“WeWork is a service provider and we have an obligation to keep our buildings open,” the company wrote in a statement on Twitter, echoing an internal memo from chief executive Sandeep Mathrani and executive chairman Marcelo Claure. “We too have members counting on us to remain open so they can run their companies.”

The tweet quotes three anonymous members who say their companies are providing essential health-care and financial support services during the pandemic.

The company insists it’s taking all the proper health precautions. “Since the start of the Coronavirus outbreak, WeWork has been closely monitoring the situation and ensuring preventative measures are implemented in line with the [Centers for Disease Control and Prevention], [the World Health Organization] and local government guidance to protect our employees and members around the world,” Ralph Patrone, WeWork’s head of global security and safety, said in a statement to The Post.

“We have a robust emergency preparedness plan in the event any member or employee contracts the Coronavirus, which includes notifying members, closing impacted floors or buildings, and working with our cleaning partners to deep clean and disinfect the space.”

The company has also suspended events at its locations around the world and allowed employees, including front desk and other operations staffs, the opportunity to work from home.

WeWork did not respond to questions on whether it would consider refunding members and declined to comment on Raney’s petition. WeWork members, on Twitter and on the company’s internal app, say their request for refunds were either refused or have gone unanswered by the company.

WeWork has undergone significant turmoil at the corporate level in the past few months, something that some members say has trickled down to its coronavirus response. WeWork founder Adam Neumann stepped down as chief executive in October after the company delayed its public offering amid concerns over his behavior and questions over the company’s finances. And Japanese investment firm SoftBank is considering backing out of part of a planned massive bailout, the Wall Street Journal reported this week. (WeWork executives disputed that characterization in an internal memo.)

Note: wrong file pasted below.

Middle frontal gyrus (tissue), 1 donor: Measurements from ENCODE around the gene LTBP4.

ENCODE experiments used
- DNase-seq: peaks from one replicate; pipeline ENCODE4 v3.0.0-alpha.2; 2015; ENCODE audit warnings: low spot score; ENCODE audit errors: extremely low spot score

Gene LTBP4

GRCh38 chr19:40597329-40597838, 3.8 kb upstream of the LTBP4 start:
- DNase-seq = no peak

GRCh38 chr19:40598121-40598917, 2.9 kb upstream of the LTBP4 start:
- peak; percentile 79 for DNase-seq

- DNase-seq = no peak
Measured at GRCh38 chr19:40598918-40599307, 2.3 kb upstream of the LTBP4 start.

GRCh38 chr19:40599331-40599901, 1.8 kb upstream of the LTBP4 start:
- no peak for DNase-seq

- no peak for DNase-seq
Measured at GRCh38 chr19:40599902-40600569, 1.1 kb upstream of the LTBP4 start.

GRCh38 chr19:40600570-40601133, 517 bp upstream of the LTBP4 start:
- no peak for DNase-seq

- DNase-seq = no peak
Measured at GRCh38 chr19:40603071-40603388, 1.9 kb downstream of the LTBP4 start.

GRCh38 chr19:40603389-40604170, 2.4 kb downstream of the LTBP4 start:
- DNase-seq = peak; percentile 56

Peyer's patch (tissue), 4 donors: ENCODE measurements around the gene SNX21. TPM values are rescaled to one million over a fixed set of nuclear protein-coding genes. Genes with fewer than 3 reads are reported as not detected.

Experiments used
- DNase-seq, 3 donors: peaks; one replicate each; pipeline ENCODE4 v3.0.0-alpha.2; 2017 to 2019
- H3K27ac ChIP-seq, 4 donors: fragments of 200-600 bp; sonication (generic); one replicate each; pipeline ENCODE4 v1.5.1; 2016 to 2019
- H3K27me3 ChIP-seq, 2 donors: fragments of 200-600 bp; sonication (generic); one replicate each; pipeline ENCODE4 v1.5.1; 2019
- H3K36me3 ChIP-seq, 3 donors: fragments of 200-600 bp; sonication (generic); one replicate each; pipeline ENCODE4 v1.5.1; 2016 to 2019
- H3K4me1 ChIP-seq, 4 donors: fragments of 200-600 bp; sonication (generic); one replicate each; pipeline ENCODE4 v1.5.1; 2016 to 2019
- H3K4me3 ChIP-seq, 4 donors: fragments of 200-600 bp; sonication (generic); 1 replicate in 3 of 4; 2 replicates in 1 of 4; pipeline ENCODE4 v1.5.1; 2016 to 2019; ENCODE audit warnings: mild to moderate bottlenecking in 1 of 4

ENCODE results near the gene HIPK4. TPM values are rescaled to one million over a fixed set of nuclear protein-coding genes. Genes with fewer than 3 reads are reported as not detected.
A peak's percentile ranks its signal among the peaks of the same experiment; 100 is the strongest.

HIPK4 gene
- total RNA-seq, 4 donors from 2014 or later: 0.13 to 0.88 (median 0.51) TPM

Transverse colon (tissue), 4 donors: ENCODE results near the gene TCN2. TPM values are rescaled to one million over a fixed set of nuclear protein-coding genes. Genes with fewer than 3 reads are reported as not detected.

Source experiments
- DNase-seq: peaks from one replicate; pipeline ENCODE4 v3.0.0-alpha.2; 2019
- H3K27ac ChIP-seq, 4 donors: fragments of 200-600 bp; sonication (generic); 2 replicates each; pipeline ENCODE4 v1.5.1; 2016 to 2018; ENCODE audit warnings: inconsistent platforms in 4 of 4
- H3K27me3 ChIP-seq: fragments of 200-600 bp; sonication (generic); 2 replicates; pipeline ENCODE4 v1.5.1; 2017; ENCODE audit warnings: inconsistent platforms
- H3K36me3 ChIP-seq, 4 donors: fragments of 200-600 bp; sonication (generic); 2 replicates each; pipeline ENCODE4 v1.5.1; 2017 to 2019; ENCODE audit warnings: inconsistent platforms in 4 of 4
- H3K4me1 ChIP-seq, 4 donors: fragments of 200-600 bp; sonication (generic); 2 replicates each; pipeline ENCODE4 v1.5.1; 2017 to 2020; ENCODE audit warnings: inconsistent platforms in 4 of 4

Despite WeWork’s assurance that it’s following all local government guidelines, Raney and other WeWork members expressed concerns that the WeWork offices — which can house hundreds of employees — go against warnings from local and federal officials to cap the size of gatherings.

Raney said when they last went into the Manhattan Laundry location in the U Street corridor a week ago, nothing had been done to separate communal furniture. Raney noticed no difference in cleaning schedules, and communal drinks were still readily available.

The announcements of new cases illustrate the difficulties in containing the spread of such a highly contagious disease. “Anyone who’s been in a WeWork knows if you can’t get a conference room on your floor, you’re going to another floor. You go to mail for another floor,” she said. One of the floors set to be deep-cleaned at the Madison Avenue location after its second positive case was near the mail room, Lavagnino said.

Lavagnino is troubled that the company has not answered her questions about its cleaning policies, while WeWork sent out a music playlist on its internal app to help them work from home.

Raney hopes that if WeWork doesn’t choose to shut down, local governments will step in. As for Lavagnino, she doesn’t plan on renewing her lease when it expires in May.

“They have an opportunity to help small businesses — but the way this has been handled was so mismanaged."